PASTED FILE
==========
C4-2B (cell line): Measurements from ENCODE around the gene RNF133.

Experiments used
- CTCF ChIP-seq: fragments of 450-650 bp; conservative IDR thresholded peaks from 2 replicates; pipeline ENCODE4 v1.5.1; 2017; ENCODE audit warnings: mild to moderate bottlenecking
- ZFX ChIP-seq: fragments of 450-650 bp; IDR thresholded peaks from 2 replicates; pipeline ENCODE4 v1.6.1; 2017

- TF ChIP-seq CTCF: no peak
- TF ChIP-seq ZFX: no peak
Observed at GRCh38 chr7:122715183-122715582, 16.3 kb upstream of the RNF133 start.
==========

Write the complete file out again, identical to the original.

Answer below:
C4-2B (cell line): Measurements from ENCODE around the gene RNF133.

Experiments used
- CTCF ChIP-seq: fragments of 450-650 bp; conservative IDR thresholded peaks from 2 replicates; pipeline ENCODE4 v1.5.1; 2017; ENCODE audit warnings: mild to moderate bottlenecking
- ZFX ChIP-seq: fragments of 450-650 bp; IDR thresholded peaks from 2 replicates; pipeline ENCODE4 v1.6.1; 2017

- TF ChIP-seq CTCF: no peak
- TF ChIP-seq ZFX: no peak
Observed at GRCh38 chr7:122715183-122715582, 16.3 kb upstream of the RNF133 start.